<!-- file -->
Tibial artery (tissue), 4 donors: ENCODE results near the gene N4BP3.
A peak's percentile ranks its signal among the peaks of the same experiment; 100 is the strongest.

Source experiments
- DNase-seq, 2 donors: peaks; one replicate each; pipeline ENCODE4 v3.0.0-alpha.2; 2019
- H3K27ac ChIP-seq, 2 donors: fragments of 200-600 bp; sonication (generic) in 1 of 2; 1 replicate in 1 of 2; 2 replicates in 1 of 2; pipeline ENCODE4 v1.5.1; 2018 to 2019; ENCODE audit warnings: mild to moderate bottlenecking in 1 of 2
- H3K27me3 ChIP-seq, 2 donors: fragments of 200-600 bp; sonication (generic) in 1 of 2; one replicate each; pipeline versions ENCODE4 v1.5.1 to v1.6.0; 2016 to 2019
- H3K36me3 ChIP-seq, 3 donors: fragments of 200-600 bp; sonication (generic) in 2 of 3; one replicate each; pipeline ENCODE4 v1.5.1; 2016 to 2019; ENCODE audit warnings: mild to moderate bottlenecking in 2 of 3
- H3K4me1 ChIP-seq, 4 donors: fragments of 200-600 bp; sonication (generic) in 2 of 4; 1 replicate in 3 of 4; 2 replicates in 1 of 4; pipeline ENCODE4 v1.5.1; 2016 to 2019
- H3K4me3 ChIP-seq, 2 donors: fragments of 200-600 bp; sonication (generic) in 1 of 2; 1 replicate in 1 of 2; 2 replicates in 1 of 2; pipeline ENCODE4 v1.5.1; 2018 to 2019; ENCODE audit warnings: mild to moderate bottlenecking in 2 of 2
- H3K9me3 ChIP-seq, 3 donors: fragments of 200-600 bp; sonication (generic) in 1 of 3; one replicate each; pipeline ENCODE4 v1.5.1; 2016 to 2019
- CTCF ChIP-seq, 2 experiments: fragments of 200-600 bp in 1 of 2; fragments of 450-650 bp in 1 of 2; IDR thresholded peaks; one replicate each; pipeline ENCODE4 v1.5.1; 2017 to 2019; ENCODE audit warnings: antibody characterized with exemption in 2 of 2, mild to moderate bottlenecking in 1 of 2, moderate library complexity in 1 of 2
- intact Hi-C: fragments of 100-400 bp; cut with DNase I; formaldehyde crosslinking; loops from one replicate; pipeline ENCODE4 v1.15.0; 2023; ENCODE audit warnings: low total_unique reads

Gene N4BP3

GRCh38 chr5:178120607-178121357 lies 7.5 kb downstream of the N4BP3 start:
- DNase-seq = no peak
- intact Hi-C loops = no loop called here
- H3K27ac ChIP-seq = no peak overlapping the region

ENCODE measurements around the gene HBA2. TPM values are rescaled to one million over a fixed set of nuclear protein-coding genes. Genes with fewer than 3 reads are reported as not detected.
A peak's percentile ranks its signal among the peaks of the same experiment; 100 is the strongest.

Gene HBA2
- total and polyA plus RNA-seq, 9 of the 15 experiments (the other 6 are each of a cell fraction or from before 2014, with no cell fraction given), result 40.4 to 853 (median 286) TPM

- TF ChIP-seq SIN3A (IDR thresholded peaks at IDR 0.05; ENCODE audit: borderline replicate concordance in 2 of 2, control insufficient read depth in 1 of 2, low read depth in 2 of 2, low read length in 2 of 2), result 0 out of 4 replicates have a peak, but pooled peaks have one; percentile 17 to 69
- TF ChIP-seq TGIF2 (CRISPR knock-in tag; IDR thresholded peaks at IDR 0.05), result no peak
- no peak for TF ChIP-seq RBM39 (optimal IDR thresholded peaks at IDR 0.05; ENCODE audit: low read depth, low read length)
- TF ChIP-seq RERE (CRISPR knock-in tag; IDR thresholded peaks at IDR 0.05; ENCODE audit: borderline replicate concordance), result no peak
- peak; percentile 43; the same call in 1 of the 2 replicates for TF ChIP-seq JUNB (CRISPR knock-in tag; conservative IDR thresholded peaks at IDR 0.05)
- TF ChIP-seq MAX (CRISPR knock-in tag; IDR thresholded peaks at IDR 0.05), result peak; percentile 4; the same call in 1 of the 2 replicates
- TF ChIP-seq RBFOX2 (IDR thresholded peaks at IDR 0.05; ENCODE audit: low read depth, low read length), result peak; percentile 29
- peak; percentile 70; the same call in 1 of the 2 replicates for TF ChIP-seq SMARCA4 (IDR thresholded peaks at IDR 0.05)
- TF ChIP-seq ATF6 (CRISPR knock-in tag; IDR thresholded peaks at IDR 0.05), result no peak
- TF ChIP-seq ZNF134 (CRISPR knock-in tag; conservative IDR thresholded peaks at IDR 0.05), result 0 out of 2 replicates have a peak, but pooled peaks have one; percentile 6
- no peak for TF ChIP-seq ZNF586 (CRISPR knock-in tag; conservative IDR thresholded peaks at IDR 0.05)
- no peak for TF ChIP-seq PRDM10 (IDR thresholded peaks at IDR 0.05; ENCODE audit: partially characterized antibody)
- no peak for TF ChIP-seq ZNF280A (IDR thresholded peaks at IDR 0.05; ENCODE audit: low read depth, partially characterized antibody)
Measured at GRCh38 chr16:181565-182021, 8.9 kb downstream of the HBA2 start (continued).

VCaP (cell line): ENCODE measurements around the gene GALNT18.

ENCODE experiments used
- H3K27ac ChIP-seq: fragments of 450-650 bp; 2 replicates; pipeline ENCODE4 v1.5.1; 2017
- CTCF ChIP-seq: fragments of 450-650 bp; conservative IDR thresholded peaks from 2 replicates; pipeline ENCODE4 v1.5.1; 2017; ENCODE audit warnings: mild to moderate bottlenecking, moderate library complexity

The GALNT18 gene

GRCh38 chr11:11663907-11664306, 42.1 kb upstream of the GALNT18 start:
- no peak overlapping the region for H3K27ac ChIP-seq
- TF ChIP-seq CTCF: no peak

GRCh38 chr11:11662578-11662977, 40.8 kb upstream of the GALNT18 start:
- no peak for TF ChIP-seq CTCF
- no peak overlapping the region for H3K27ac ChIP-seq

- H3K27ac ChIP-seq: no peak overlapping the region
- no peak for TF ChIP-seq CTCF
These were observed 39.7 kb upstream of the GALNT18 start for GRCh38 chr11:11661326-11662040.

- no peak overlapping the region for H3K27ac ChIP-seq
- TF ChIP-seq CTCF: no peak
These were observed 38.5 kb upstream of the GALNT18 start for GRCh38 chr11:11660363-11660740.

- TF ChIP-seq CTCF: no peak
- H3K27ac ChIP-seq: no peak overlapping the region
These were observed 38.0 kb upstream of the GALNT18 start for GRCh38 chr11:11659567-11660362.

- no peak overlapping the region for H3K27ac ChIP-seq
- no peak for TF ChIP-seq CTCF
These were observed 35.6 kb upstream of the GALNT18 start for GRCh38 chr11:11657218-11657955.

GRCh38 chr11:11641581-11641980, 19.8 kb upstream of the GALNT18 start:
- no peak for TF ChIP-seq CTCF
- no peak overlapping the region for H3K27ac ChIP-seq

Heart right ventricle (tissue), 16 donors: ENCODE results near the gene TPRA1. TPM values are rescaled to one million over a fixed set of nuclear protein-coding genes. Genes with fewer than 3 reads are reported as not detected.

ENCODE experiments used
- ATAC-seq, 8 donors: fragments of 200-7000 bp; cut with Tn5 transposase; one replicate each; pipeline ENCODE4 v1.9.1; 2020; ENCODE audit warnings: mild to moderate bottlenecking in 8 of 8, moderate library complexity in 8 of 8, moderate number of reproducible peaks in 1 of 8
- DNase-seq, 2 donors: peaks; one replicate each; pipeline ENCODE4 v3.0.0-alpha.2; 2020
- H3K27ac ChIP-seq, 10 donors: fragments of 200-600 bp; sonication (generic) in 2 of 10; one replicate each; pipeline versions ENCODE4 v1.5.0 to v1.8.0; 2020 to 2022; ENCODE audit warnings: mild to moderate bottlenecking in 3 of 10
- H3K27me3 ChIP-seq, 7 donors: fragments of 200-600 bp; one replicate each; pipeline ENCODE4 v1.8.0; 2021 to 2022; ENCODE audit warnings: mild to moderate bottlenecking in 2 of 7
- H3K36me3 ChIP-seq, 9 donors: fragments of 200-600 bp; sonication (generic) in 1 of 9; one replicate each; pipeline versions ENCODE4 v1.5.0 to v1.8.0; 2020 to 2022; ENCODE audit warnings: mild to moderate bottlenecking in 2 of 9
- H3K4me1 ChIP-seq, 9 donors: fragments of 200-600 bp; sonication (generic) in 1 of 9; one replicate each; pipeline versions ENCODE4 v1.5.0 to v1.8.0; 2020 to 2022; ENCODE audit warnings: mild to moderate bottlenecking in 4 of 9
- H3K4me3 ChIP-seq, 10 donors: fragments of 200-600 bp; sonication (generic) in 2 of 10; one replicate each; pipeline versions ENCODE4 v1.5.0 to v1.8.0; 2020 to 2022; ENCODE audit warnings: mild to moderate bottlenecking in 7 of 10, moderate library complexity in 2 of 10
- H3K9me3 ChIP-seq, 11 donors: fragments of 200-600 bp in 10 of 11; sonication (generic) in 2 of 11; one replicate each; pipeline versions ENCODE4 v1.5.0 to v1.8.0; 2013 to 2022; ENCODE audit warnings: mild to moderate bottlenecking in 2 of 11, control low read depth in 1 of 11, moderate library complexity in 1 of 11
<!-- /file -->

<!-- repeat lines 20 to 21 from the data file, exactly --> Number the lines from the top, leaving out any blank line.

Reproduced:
Gene HBA2
- total and polyA plus RNA-seq, 9 of the 15 experiments (the other 6 are each of a cell fraction or from before 2014, with no cell fraction given), result 40.4 to 853 (median 286) TPM